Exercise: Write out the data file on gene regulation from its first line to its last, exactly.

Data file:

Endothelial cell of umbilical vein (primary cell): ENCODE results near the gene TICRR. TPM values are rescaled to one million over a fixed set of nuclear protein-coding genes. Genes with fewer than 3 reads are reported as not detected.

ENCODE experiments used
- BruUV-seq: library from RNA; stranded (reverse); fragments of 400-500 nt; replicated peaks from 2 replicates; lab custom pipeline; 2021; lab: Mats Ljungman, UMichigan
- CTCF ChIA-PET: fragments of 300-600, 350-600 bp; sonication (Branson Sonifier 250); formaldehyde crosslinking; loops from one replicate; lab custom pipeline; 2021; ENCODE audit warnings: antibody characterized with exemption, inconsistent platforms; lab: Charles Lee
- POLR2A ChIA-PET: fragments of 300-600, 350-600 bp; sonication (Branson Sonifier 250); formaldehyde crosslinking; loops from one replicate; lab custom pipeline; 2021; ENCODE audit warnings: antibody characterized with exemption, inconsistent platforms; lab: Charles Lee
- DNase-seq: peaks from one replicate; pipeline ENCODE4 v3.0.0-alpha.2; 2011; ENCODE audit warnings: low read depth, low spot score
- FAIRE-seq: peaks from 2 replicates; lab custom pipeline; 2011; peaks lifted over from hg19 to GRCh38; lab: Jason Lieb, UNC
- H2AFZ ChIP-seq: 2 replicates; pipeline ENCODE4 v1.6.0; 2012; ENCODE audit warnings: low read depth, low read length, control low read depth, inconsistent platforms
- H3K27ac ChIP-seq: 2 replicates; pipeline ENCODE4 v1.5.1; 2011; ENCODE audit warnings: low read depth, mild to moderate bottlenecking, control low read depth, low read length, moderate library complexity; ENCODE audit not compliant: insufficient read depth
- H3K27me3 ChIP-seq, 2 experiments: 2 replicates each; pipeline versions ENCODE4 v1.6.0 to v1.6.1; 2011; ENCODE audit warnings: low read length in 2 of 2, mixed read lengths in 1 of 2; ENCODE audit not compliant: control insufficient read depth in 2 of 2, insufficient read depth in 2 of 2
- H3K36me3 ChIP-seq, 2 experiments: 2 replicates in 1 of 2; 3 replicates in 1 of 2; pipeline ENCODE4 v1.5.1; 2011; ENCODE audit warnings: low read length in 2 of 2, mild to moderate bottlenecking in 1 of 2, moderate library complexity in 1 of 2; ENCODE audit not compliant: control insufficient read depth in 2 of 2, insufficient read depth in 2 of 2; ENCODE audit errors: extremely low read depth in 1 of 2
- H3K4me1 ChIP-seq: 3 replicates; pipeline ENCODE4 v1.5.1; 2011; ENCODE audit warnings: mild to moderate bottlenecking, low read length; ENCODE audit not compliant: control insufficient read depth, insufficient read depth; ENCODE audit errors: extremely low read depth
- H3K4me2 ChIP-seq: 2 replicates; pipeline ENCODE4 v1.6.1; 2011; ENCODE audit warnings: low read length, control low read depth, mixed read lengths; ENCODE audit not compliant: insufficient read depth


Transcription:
Endothelial cell of umbilical vein (primary cell): ENCODE results near the gene TICRR. TPM values are rescaled to one million over a fixed set of nuclear protein-coding genes. Genes with fewer than 3 reads are reported as not detected.

ENCODE experiments used
- BruUV-seq: library from RNA; stranded (reverse); fragments of 400-500 nt; replicated peaks from 2 replicates; lab custom pipeline; 2021; lab: Mats Ljungman, UMichigan
- CTCF ChIA-PET: fragments of 300-600, 350-600 bp; sonication (Branson Sonifier 250); formaldehyde crosslinking; loops from one replicate; lab custom pipeline; 2021; ENCODE audit warnings: antibody characterized with exemption, inconsistent platforms; lab: Charles Lee
- POLR2A ChIA-PET: fragments of 300-600, 350-600 bp; sonication (Branson Sonifier 250); formaldehyde crosslinking; loops from one replicate; lab custom pipeline; 2021; ENCODE audit warnings: antibody characterized with exemption, inconsistent platforms; lab: Charles Lee
- DNase-seq: peaks from one replicate; pipeline ENCODE4 v3.0.0-alpha.2; 2011; ENCODE audit warnings: low read depth, low spot score
- FAIRE-seq: peaks from 2 replicates; lab custom pipeline; 2011; peaks lifted over from hg19 to GRCh38; lab: Jason Lieb, UNC
- H2AFZ ChIP-seq: 2 replicates; pipeline ENCODE4 v1.6.0; 2012; ENCODE audit warnings: low read depth, low read length, control low read depth, inconsistent platforms
- H3K27ac ChIP-seq: 2 replicates; pipeline ENCODE4 v1.5.1; 2011; ENCODE audit warnings: low read depth, mild to moderate bottlenecking, control low read depth, low read length, moderate library complexity; ENCODE audit not compliant: insufficient read depth
- H3K27me3 ChIP-seq, 2 experiments: 2 replicates each; pipeline versions ENCODE4 v1.6.0 to v1.6.1; 2011; ENCODE audit warnings: low read length in 2 of 2, mixed read lengths in 1 of 2; ENCODE audit not compliant: control insufficient read depth in 2 of 2, insufficient read depth in 2 of 2
- H3K36me3 ChIP-seq, 2 experiments: 2 replicates in 1 of 2; 3 replicates in 1 of 2; pipeline ENCODE4 v1.5.1; 2011; ENCODE audit warnings: low read length in 2 of 2, mild to moderate bottlenecking in 1 of 2, moderate library complexity in 1 of 2; ENCODE audit not compliant: control insufficient read depth in 2 of 2, insufficient read depth in 2 of 2; ENCODE audit errors: extremely low read depth in 1 of 2
- H3K4me1 ChIP-seq: 3 replicates; pipeline ENCODE4 v1.5.1; 2011; ENCODE audit warnings: mild to moderate bottlenecking, low read length; ENCODE audit not compliant: control insufficient read depth, insufficient read depth; ENCODE audit errors: extremely low read depth
- H3K4me2 ChIP-seq: 2 replicates; pipeline ENCODE4 v1.6.1; 2011; ENCODE audit warnings: low read length, control low read depth, mixed read lengths; ENCODE audit not compliant: insufficient read depth